Any time someone calls a trade deal a 'win-win' for both countries, my bullshit meter goes off big time.
Senator Sherrod Brown (D-OH) doesn't feel warm and fuzzy about it either. His statement is up over at FDL today about this cough...great deal for Amerika. From his statement:
“I continue to believe it is a dangerous mistake to pursue the same kind of trade deals that ballooned our deficit and led to massive job loss. We simply cannot keep barking up this tree as American companies fold and American workers face prolonged unemployment. Until we address China’s manipulation and make decisions to reduce our trade deficit, I see no reason to pursue more NAFTA-style free trade agreements.Anyone that has paid attention since Clinton signed off on the original NAFTA deal has a reason to doubt Obama's 'numbers' on how great this deal is for the U.S. Dave Dayden gives us his take:
So, South Korea would have to wait a bit to flood the US market with cars, but there’s no word on whether they would have to allow in more than a trickle of US-made cars into their market (the numbers from last year: 6,000 US vehicles to South Korea, 500,000 South Korean-made vehicles to the US). And what about beef producers, who also balked at blocked Korean markets?Keep in mind that this pact has to be approved by the Congress Critters. During the presser Obama just held, he had lots of smiling faces behind him. The UAW also gave their blessing to this trade pact, which is interesting if Jane Hamsher's piece over at HuffPo (its's a must read) is correct:
UAW Gets 800 Jobs for Endorsing Obama's NAFTA-Style Korea Trade Deal, Which Will Cost 159,000 US Jobs.Sounds like more Corporate fuckery to me, with the help of President Obama...how 'bout you? If the Chamber of Commerce supports this...then my ass is against it...and yes, they are happy as hell about this deal.
UAW President Bob King decided to endorse trade pact despite strong opposition from his staff.
The UAW then joined with Jamie Dimon of JP Morgan, Vikram Pandit of Citigroup, Tom Donahue of the US Chamber of Commerce and John Engler of the National Association of Manufacturer in congratulating Obama on reaching the deal with South Korea.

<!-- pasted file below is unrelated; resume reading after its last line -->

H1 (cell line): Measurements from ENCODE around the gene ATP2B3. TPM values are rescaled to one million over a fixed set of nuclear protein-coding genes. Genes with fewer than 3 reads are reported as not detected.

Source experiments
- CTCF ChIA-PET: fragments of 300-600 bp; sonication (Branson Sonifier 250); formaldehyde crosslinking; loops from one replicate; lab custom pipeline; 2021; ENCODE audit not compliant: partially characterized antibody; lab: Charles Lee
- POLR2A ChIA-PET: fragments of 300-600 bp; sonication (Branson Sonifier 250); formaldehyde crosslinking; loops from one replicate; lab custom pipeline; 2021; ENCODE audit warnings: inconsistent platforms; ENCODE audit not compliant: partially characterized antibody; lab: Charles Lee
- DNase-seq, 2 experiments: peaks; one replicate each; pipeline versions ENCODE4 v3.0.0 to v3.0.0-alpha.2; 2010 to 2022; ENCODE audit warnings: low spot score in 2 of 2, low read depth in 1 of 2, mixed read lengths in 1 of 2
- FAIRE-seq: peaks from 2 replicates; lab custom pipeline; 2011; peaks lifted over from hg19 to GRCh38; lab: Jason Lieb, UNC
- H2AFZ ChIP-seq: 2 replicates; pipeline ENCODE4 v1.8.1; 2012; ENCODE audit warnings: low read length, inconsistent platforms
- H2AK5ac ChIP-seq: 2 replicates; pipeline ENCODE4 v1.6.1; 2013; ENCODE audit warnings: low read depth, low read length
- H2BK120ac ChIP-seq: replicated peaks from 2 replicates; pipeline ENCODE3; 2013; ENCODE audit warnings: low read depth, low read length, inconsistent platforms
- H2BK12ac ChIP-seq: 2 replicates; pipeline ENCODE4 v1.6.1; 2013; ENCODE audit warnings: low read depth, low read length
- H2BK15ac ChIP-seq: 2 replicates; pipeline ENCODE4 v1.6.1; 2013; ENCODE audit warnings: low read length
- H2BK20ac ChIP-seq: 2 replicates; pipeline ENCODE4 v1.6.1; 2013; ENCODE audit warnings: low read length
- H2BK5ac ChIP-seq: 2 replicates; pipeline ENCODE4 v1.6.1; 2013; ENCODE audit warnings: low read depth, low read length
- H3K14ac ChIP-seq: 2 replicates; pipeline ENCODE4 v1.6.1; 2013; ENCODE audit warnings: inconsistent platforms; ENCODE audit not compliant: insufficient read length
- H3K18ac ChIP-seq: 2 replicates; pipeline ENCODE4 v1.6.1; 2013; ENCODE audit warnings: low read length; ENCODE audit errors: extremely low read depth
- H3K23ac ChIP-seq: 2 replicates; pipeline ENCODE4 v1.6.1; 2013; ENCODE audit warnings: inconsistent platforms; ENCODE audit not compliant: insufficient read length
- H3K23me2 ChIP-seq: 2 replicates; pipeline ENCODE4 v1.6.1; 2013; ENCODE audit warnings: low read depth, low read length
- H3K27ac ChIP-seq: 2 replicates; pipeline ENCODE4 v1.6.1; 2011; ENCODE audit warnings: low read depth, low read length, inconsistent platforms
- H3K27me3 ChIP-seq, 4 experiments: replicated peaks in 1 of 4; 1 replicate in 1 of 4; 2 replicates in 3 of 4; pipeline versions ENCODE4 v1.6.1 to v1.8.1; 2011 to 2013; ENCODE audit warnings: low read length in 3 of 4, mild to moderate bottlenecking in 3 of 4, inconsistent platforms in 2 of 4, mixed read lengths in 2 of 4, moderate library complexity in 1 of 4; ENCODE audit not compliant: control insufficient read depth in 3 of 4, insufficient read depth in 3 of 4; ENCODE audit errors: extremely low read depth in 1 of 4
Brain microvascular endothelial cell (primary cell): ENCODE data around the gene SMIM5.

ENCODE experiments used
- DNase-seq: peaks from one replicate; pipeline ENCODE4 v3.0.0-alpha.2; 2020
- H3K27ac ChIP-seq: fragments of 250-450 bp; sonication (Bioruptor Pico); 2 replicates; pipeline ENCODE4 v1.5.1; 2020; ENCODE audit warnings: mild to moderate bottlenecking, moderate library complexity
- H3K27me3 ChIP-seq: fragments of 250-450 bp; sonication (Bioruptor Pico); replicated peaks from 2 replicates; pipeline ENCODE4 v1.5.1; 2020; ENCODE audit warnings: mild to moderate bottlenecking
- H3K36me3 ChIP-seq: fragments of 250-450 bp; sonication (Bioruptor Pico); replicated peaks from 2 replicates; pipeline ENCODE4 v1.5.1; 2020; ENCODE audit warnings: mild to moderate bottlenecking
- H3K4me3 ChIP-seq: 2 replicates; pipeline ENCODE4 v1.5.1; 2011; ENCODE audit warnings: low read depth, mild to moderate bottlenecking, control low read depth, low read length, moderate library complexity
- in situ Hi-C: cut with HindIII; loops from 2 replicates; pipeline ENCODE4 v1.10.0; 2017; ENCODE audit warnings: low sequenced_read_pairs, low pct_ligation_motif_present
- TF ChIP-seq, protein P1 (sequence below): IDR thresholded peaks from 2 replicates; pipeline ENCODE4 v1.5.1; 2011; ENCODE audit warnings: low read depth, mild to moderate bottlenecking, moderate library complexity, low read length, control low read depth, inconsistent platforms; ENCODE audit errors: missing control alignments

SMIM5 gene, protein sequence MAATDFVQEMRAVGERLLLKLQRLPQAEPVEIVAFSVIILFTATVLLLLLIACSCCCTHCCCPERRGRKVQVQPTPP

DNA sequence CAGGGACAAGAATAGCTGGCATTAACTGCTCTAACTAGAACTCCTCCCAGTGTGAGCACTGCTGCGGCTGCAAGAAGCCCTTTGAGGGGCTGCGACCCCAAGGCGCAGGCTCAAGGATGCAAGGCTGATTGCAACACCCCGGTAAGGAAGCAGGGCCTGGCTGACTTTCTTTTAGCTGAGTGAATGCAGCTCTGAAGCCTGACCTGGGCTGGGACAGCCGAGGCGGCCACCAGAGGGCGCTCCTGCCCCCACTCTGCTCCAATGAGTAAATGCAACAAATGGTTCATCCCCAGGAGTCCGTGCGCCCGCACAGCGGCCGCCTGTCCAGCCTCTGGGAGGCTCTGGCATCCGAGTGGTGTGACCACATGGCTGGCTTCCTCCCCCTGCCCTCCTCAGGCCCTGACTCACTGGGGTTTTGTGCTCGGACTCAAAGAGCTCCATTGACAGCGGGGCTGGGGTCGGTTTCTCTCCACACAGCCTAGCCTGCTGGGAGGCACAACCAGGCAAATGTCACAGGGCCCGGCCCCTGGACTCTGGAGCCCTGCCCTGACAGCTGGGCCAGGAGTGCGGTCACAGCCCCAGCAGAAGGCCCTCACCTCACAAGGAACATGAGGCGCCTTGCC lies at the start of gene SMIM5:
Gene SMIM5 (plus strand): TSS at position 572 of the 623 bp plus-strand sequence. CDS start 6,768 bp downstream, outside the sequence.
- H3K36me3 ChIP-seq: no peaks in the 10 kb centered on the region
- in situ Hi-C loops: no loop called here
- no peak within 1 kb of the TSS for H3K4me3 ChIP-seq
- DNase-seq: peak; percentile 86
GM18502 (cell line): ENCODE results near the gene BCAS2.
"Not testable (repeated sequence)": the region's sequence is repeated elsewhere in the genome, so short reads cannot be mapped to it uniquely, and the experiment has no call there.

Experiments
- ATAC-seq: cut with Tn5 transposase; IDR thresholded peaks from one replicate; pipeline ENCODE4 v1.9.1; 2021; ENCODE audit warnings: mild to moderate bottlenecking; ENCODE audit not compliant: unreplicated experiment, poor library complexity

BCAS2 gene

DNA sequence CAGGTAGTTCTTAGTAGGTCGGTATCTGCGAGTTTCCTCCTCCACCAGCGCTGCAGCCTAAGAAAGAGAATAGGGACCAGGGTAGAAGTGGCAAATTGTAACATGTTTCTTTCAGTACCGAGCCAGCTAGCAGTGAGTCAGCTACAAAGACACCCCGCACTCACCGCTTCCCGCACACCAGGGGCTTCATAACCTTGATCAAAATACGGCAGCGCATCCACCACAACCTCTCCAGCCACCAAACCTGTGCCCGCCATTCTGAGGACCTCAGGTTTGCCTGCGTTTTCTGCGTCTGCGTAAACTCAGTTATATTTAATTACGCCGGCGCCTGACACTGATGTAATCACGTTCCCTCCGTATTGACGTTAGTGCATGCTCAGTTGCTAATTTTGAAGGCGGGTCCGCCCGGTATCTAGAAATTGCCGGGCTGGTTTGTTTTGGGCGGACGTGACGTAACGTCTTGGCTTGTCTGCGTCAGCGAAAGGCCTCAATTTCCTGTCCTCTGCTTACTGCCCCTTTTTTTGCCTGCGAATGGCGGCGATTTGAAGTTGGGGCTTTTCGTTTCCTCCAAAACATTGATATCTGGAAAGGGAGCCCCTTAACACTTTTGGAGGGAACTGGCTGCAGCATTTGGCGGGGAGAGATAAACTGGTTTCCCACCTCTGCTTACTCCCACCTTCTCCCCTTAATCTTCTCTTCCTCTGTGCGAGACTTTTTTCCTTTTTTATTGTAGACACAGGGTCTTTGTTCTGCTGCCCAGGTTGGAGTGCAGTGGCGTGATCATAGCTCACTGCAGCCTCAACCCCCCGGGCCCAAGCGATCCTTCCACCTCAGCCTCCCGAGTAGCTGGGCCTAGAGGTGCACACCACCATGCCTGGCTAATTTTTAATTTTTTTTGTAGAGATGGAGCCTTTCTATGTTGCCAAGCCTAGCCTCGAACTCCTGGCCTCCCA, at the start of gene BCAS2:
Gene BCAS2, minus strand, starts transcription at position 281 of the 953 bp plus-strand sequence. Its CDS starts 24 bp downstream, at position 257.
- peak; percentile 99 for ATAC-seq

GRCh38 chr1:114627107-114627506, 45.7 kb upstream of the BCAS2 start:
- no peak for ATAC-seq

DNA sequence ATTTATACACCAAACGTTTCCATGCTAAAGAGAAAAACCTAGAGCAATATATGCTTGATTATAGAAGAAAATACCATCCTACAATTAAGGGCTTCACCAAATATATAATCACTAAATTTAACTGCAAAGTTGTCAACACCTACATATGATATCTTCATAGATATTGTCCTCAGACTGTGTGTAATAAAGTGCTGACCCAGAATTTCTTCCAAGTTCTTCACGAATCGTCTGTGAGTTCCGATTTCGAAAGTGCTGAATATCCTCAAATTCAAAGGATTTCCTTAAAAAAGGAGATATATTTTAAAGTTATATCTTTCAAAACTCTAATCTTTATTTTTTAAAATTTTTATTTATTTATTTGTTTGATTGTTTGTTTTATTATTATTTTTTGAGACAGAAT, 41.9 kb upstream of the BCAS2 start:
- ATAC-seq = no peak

Earlier in the day, the White House invited interested parties to a briefing where they announced the NAFTA-style trade pact. They embargoed the story until 7pm, however, so that it could be released in the dark of night.
What does the UAW get for selling out American workers? A total of 55,000 additional cars, or about 800 jobs.
The Economic Policy Institute estimates that the Korea Free Trade deal (KORUS) will cost 159,000 American jobs over the next five years.
Public Citizen's Lori Wallach released a statement on KORUS today:
The U.S. Chamber of Commerce and GOP congressional leaders must be gleeful that they are getting the Obama administration to take ownership of another Bush NAFTA-style trade deal that would simultaneously favor their job offshoring agenda and put Obama’s re-election in peril.Sounds like more of the same old boss (Bush) bullshit to me..
Why the administration would consider moving another NAFTA-style trade deal is inexplicable, especially given that export growth under past U.S. free trade agreements was less than half of that to the rest of U.S. trade partners. Bush-era International Trade Commission studies show the Korea deal will increase America’s trade deficit, and Americans across diverse demographics are united in opposition to more-of-the-same trade policy.
Choosing to advance Bush’s NAFTA-style Korea free trade agreement rather than the new trade policy President Obama promised during his campaign will mean more American job loss and puts the White House at odds with the majority of Americans who, polling shows, oppose more-of-the-same job-offshoring agreements.
Merely tweaking the “cars and cows” market access provisions of Bush’s NAFTA-style Korea trade pact but leaving in place the offshoring-promoting foreign investor protections is a slap in the face to the majority of Americans who, according to repeated polls, oppose the same old trade policy that has cost millions of American jobs.